Promises, Promises: War widows’ futile fight

By Kimberly Hefling, Associated Press
Mideast edition, Friday, February 12, 2010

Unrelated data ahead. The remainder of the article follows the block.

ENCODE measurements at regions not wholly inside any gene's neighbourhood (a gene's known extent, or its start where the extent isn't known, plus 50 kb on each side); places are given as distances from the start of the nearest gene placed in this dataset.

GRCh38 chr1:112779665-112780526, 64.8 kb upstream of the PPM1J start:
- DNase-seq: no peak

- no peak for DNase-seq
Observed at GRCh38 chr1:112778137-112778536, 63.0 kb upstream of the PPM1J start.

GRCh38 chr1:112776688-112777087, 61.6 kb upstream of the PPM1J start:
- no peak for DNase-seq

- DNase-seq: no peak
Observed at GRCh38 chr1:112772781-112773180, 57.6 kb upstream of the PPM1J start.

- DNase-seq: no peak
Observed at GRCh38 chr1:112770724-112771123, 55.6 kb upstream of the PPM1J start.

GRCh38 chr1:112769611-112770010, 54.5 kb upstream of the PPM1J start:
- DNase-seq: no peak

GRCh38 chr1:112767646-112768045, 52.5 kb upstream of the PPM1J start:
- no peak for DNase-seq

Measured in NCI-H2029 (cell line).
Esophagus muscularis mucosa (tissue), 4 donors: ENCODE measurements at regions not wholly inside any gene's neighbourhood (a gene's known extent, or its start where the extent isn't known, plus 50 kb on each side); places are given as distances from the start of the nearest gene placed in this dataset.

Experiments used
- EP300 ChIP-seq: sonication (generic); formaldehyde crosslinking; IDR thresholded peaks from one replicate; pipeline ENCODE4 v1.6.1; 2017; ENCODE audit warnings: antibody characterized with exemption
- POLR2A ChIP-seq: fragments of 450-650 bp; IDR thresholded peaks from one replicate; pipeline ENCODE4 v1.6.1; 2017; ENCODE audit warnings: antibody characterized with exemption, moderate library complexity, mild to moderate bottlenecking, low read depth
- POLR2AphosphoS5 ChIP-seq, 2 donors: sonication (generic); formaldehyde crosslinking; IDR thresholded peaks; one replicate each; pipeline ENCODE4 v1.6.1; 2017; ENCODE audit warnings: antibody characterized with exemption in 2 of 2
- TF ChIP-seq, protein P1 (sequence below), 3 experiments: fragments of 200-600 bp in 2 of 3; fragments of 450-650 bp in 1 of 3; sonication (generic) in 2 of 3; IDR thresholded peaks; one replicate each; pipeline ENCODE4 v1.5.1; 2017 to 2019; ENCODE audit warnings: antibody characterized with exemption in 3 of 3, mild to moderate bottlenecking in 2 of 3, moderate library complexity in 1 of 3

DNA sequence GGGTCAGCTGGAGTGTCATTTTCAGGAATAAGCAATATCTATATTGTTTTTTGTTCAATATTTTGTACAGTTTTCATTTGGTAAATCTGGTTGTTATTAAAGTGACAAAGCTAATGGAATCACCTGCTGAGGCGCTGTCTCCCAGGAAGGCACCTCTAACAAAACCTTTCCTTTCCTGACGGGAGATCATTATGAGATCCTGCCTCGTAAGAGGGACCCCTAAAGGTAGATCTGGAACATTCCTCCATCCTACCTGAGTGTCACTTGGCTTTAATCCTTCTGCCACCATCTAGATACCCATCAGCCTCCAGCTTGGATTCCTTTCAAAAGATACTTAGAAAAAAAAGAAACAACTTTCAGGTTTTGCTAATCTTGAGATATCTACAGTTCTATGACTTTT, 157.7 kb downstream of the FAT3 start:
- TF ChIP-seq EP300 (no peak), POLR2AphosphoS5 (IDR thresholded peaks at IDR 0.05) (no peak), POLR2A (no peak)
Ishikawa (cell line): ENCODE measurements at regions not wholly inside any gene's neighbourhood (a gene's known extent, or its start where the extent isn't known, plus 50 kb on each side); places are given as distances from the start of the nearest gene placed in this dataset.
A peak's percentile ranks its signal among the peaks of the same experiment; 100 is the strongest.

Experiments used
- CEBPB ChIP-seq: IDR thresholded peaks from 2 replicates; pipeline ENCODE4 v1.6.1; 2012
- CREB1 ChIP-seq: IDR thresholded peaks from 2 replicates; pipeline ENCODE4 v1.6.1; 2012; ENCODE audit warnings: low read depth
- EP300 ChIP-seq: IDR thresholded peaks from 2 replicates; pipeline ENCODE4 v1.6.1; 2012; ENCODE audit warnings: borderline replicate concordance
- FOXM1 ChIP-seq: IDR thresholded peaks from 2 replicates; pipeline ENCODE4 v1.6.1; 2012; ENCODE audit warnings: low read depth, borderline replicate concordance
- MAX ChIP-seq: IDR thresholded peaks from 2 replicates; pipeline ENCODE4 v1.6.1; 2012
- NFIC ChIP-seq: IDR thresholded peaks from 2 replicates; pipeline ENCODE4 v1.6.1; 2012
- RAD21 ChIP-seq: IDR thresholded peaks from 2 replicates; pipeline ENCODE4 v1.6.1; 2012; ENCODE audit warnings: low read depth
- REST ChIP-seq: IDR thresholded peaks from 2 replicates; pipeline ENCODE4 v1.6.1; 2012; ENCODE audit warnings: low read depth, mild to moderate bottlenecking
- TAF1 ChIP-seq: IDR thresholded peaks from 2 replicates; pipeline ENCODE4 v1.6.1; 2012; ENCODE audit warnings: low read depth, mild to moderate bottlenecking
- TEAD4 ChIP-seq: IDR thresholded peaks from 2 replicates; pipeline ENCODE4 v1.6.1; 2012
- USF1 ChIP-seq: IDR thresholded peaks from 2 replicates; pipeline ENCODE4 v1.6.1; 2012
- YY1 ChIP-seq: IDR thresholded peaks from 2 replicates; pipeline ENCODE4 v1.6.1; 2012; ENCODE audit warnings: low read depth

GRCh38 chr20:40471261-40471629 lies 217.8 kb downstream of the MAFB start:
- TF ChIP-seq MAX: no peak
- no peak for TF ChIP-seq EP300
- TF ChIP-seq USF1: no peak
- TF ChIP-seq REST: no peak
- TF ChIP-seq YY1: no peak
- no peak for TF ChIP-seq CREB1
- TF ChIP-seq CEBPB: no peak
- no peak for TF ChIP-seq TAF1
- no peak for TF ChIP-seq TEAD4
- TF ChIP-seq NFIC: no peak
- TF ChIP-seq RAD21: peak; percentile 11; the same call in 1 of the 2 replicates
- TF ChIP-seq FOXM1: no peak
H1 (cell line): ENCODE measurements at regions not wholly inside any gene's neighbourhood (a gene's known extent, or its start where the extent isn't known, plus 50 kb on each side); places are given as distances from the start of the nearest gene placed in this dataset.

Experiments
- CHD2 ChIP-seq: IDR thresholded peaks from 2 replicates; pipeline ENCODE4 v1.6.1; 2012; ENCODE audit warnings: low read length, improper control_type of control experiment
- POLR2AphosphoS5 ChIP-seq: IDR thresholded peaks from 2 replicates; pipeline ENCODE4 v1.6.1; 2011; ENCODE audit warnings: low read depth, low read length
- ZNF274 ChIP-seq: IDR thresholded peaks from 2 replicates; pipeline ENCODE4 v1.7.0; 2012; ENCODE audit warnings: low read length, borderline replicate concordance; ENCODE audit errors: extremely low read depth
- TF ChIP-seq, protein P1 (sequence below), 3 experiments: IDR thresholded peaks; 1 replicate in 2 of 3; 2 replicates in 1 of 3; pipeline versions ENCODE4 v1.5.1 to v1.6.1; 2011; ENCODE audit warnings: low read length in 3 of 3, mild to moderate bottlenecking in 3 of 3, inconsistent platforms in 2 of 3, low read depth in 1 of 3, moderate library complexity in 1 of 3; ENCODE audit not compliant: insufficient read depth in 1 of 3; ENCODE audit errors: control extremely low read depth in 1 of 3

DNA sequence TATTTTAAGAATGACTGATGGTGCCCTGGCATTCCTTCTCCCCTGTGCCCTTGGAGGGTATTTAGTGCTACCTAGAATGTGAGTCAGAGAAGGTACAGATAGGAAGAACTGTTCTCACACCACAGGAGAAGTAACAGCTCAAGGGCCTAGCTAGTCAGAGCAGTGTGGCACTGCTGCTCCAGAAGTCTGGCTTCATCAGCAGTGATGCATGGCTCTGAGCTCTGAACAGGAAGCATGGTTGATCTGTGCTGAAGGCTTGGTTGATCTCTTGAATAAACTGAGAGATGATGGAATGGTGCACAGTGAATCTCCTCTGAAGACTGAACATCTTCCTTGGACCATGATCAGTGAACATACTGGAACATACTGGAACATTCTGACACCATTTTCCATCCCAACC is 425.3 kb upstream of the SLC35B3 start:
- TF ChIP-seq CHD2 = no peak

WASHINGTON (AP) — For a decade, war widows in matching yellow suit jackets and hats quietly and persistently have knocked on Capitol Hill doors seeking an end to the “widows’ tax,” a government policy that deprives them of benefits from their husbands’ military service.  They are always warmly received, but that’s where the hospitality ends. Despite pledges of help from scores of federal officials — including President Barack Obama and House Speaker Nancy Pelosi — their long quest remains unfulfilled.  Every year since 2005, the Senate has voted to eliminate the policy that denies widows the ability to collect both a military survivor’s benefit and the full annuity bought when their military husbands were alive. But in each of those years, the fix was dropped when House and Senate negotiators wrote the final bill in private.  “What we always hear is that there is just no funding for us. ‘Sorry, this is not your year,'” said Vivianne Wersel, chairwoman of the Government Relations Committee at Gold Star Wives of America. Her husband died of a heart attack in 2005, days after returning from his second tour in Iraq. “What happens behind closed doors, we get thrown under the bus.” The widows’ tax is a law that won’t allow surviving spouses to receive the retirement pay due them when their spouse died from a cause related to military service, and at the same time collect the full annuity — essentially an insurance policy most of their spouses opted to buy. They paid an average of 6.5 percent of their retirement pay in premiums, often $100 or more a month. Because one benefit is subtracted from the other, affected surviving spouses lose about $1,000 a month on average. There are about 54,000 survivors who are affected by the policy, whose spouses served in conflicts from World War II to Afghanistan, and that number could grow. The widows say politicians have promised time and time again to help them, but they don’t.  read more

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